Volunteers urgently needed as Seattle mayoral race heats up
by James Whitely -
SGN Staff Writer
On the evening of Monday, June 24, State Sen. Ed Murray (D-43), primary sponsor of Washington's successful marriage equality bill, officially opened a headquarters office in Capitol Hill for his bid to become Seattle's next mayor. All of the phone-banking and canvassing for his campaign will be based out of this office, located at 501 E. Pike St.
Speaking atop a soapbox at the grand opening, Murray seemed in an excited and jocular mood.
'You've been invited to a political event and you don't have to write a check!' exclaimed the mayoral hopeful to a crowd of about 60 supporters. More than 100 people filtered in and out throughout the evening.
Murray announced that his campaign is now only $5,000 behind Mayor Mike McGinn in fundraising, while also pointing out that McGinn has been raising money since the beginning of the year, but his campaign has only been at it for three weeks.
PRIMED FOR BATTLE
Already, Murray for Mayor Headquarters looks ready for a knock-down, drag-out fight as the primary race heads into its final weeks.
The exterior and interior of the office boast a plethora of campaign signs and extra interior decorations further compliment the yellow and blue color scheme - Murray's campaign colors. Posted on the walls are a map of the state, a handmade banner that reads 'Days until ballots drop: 24,' a handwritten list of phone-bank tips (the first of which is 'Smile while you dial'), the American flag, the Washington state flag, and several Pride flags. If Murray moves on from the August 6 primary and wins in November, he will be the first openly Gay mayor of Seattle.
Murray said that Seattle politics recently have been a 'contentious environment.' He highlighted his campaign goals and acknowledged that other candidates have similar goals. 'The difference,' said Murray, 'is that I know how to collaborate.'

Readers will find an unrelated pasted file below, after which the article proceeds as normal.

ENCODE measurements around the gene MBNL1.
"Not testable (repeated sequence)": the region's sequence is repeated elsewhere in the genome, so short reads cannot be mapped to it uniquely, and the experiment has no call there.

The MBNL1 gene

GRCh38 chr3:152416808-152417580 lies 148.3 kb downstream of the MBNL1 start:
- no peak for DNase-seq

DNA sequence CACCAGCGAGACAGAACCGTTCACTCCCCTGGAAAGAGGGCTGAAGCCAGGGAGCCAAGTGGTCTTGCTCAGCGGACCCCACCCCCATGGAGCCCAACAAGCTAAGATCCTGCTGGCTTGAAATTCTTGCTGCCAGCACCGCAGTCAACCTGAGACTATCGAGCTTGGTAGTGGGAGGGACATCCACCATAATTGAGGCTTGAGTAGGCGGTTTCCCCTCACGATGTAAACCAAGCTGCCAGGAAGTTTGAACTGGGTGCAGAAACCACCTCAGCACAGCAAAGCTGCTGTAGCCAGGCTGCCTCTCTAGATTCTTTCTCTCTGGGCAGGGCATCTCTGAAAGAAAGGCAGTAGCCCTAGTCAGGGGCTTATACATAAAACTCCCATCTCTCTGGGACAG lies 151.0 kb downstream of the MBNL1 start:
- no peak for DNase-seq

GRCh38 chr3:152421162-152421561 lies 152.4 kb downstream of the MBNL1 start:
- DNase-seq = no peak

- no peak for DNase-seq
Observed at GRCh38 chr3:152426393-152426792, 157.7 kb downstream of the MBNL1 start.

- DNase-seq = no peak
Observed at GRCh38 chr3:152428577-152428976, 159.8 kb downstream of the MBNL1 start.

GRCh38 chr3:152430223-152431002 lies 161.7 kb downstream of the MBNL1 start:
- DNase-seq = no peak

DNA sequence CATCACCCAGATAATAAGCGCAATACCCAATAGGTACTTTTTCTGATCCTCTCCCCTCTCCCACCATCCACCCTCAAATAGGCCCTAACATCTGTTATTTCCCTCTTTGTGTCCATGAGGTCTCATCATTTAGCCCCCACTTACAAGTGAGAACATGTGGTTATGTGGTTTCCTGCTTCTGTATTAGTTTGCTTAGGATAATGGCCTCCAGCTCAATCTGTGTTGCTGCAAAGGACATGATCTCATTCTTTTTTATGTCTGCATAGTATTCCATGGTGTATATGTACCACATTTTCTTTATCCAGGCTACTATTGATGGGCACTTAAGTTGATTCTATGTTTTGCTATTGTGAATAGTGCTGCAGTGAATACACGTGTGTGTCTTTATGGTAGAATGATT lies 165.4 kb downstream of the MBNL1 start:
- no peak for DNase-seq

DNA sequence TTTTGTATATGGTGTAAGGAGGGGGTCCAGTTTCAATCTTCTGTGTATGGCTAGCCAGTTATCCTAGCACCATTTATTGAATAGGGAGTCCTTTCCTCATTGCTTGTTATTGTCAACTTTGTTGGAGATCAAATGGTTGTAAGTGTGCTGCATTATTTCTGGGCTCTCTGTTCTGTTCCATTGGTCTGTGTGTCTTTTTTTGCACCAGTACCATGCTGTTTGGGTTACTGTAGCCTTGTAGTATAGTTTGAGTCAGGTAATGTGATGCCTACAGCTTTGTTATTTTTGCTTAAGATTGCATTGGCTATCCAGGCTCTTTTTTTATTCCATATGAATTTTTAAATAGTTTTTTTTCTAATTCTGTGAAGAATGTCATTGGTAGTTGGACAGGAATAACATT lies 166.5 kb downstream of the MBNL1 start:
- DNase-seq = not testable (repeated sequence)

The hopeful then highlighted what he's done during his time in the Senate to justify his claim. Murray has pushed through all kinds of legislation, from marriage equality to transportation, working with Republicans while trying to minimize cuts to social services.
'I have learned how to bring people together to get things done,' said Murray.
As the candidate's back pocket began to vibrate, he joked, 'I think McGinn's calling.'
'He's been a really phenomenal legislator and I think he'll be a phenomenal mayor,' said Maggie Thompson, Murray's campaign manager.
Thompson, who served as regional field director for West King County for the Approve Referendum 74 campaign, seems a fitting pick by Murray. During that campaign, she worked as the chief staff member at the Capitol Hill Action Center housed at Gay City Health Project, a few doors down from Murray's new campaign office, where she coordinated phone banks and various other volunteer-based campaign support.
On any given day, Murray for Mayor Headquarters will house four staff members along with a combination of about 15 volunteers and interns. Volunteer run phone banks will run every Tuesday and Thursday; canvassing will take place every Sunday beginning at 2 p.m. Other office volunteer shifts (such as data entry) are also available Monday through Friday from 10 a.m. to 6 p.m.
After a quick meeting with Thompson, Murray personally greeted all in attendance, shaking hands with new friends, embracing old ones, and chatting with his volunteers and interns, many of whom are young.
'Our youngest intern is a 15-year-old girl who's doing extra credit,' said Kevin Geiger, Murray's finance director.
During his short speech, Murray called his staff 'the best campaign staff of any.'
KEEPING IT CLOSE
A May 20 poll for the mayoral primary conducted by KING-TV, Seattle's NBC affiliate, showed McGinn with 22% approval and Murray third with 15%. Both candidates had raised over $200,000 at the time of the poll. Seattle City Council member Bruce Harrell had raised just over $200,000 as well, but polled at 12%. The other major contender for mayor, former Seattle City Council member Peter Steinbrueck, polled at 17%, placing him in second, although he has raised significantly less money than the other candidates when the poll was taken. Ballots for the August 6 primary election will begin posting in mid-July. The top two vote-getters will advance to the November election.
Murray for Mayor Headquarters is located at 501 E. Pike St., on the corner of Pike and Summit. Office hours are Monday through Friday, 10 a.m. to 6 p.m. Drop by to learn more about volunteer opportunities. You can also learn more about his campaign online at http://murray4mayor.com.
'Keep coming to volunteer,' said Thompson. 'We'd love to utilize you to make sure that Ed becomes our next mayor.'
MARCH WITH MURRAY
Murray will likely be out and about for most of the weekend speaking to constituents at the various Pride celebrations. He's also encouraging supporters to march with him in the Pride parade. To walk with Ed, be downtown on 4th Avenue, between Marion and Columbia streets, at 9:30 a.m. sharp on Sunday. All those marching with Ed are encouraged to wear blue and yellow.
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